How Google is Reducing AI Bias with Skin Tone Inclusive Technology


Raenelle Manning is an IPilogue Writer and a 2L JD Candidate at Osgoode Hall Law School.


On May 11th, 2022, Google unveiled the Monk Skin Tone (MST) Scale, a 10-point scale designed to increase skin tone representation in image-based machine learning and artificial intelligence (AI) systems. The MST Scale is expected to be a more inclusive alternative to the current tech industry’s standard, 6-point Fitzpatrick Scale, which has generally underrepresented people with darker skin tones.

This representative scale is the result of a collaboration between the Google Research Center for Responsible AI and Human Centred Technology (RAI-HCT) and Dr. Ellis Monk, a Harvard professor and sociologist, who leveraged his extensive research on racial inequality and colourism. By developing this scale, Monk hoped to disassociate race from skin tone in view of the fact that racial and ethnic groups often include a spectrum of skin tones. According to Monk, “A lot of the time people feel that they are lumped together into racial categories: the Black category, White category, the Asian category, etc., but in this there’s all this difference. You need a much more fine-grain complex understanding that will really do justice to this distinction between a broad racial category and all these phenotypic differences across these categories”.

Along with other Google products, the MST Scale will be implemented into the search engine on Google Images. Google’s search field will include a feature that allows users to refine their results by skin tone. For example, beauty-related searches like, “prom make up looks” can be filtered to produce images of people with the selected skin shade.  Google also intends to create a standardized method of labelling web content with attributes like skin tone, hair texture and hair colour to increase representation.

Photo of Google’s 10 Shades of the Monk Skin Tone Scale

Skin Tone Equity in Technology

Computer vison is a type of AI that allows computers to “see and understand images”, but when these systems are not intentionally built to include a spectrum of skins tones, they have been found to perform poorly on darker skin. Dr. Courtney Heldreth, a core researcher on the RAI-HCT team states that “skin tone plays a significant role in how people are treated …and one example of colorism is when technology doesn’t see skin tone accurately, potentially exacerbating existing inequities”.

The issue of colour-biased technology has been previously raised in relation to facial recognition algorithms. A facial recognition system is another domain of computer vision that uses AI and machine learning to identify human faces in digital images.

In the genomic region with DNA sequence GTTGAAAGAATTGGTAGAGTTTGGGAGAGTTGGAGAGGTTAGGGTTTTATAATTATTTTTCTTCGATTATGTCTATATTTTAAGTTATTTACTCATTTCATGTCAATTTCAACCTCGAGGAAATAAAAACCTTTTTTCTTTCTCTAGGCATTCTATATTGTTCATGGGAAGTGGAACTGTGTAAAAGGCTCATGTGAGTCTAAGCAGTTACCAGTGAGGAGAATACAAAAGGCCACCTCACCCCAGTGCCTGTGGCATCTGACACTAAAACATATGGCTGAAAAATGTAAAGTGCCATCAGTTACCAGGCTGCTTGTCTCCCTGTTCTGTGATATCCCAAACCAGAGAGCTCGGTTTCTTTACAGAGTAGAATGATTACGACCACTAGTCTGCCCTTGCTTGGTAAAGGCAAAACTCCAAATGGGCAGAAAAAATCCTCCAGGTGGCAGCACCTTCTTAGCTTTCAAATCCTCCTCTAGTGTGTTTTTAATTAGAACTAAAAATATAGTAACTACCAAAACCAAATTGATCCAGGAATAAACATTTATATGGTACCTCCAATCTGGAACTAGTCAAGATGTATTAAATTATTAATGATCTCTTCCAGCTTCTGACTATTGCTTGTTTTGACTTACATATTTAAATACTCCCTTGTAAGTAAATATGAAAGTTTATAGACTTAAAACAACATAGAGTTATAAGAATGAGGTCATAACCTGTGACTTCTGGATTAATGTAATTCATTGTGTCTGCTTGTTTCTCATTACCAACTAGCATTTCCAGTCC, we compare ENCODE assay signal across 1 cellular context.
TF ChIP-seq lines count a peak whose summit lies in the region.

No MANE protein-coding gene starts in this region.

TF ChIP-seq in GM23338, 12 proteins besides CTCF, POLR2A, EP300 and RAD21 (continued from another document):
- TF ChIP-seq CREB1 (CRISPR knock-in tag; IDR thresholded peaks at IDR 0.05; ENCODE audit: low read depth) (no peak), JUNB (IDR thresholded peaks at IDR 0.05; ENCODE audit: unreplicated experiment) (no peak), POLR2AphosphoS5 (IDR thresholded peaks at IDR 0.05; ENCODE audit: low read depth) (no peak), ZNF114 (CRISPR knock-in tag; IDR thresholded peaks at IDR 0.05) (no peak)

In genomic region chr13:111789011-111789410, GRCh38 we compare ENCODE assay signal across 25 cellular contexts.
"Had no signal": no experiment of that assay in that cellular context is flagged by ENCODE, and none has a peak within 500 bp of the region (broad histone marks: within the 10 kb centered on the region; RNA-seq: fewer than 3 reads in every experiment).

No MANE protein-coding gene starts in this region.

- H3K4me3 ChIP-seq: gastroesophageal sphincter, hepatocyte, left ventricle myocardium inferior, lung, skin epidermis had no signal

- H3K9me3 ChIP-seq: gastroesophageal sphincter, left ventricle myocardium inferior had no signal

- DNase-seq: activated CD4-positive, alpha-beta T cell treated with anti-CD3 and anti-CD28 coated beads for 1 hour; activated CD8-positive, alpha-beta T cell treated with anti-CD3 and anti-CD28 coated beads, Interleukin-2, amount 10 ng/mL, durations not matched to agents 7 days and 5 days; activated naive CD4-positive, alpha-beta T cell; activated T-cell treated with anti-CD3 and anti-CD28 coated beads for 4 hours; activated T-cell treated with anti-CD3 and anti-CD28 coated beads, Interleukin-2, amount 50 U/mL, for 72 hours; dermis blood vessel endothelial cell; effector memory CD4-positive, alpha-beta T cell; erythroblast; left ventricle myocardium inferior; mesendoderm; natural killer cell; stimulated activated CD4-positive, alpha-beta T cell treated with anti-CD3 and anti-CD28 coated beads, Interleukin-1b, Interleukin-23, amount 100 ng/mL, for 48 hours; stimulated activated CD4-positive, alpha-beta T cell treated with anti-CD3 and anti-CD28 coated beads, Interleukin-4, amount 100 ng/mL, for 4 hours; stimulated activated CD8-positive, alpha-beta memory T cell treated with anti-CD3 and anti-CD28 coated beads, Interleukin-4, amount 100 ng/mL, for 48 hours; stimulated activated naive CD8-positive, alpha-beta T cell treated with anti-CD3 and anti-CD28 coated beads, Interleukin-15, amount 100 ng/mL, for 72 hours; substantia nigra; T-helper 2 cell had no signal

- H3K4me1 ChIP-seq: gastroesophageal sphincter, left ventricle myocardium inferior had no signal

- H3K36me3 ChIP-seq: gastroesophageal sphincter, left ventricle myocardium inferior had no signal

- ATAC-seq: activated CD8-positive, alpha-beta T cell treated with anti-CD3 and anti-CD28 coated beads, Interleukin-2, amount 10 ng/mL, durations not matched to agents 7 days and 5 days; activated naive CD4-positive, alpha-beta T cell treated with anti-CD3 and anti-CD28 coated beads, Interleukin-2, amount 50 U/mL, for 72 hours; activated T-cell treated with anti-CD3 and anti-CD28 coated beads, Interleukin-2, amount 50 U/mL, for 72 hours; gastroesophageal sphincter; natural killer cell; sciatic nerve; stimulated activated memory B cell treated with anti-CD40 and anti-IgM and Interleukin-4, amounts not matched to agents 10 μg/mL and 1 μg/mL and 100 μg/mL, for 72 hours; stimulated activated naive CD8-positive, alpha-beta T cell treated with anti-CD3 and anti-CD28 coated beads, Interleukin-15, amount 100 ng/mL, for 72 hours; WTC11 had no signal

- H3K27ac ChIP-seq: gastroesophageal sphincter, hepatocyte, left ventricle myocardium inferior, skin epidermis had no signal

As a MIT student, Joy Buolamwini, a dark-skinned black woman, noticed that some facial recognition systems could not identify her face, until she put on a white mask. In an effort to advocate for “algorithmic accountability”, she published an empirical study entitled, “Gender Shades” in 2018.  The study assesses the facial analysis software used by Microsoft, IBM and Face ++. The objective of the study was to determine how well these systems could identify the gender of people with various skin tones. She tested each company’s systems using a personally developed data set of 1270 faces of people with light and dark skin tones. The faces were comprised of notable male and female parliamentarians from three African nations and three Nordic nations. The subjects’ skin tones were labelled using the six-point Fitzpatrick scale. The results revealed that “darker-skinned females are the most misclassified group with error rates of up 34.7%, while the error rate for lighter skinned males is 0.8%.” 

The study emphasizes that AI software is only as smart as the data sets used to train it. The central issue was that the data sets used to develop the facial analysis software did not include a broad range of skin shades. Even if the data set was more inclusive, the Fitzpatrick scale would not represent those various darker shades. Since this study, there have been improvements to the accuracy of these company’s products. Microsoft claims to have taken a more serious approach to addressing AI bias in their products.

Monk Skin Tone Scale Hopes to Improve Technology

There are serious implications to using computer vision systems that are not suitable to perform on darker skin tones. For example, the facial recognition software employed by law enforcement in the United States have been found to disproportionately misidentify African-Americans as suspected criminals. This is because they are underrepresented in the datasets used to develop the software, but overrepresented in mugshot databases. Resultingly, these biased AI systems have the potential to exacerbate racial disparities in criminal justice system and threaten civil liberties.

By making the MST Scale publicly available for research and product development, Google is hoping that the MST Scale will help the tech industry build systems that work better for people of all skin tones by creating representative data sets for  training and evaluating AI models for fairness. As our society becomes increasingly dependent on AI processes, it is important that these technologies are developed responsibly and with inclusivity and diversity in mind.

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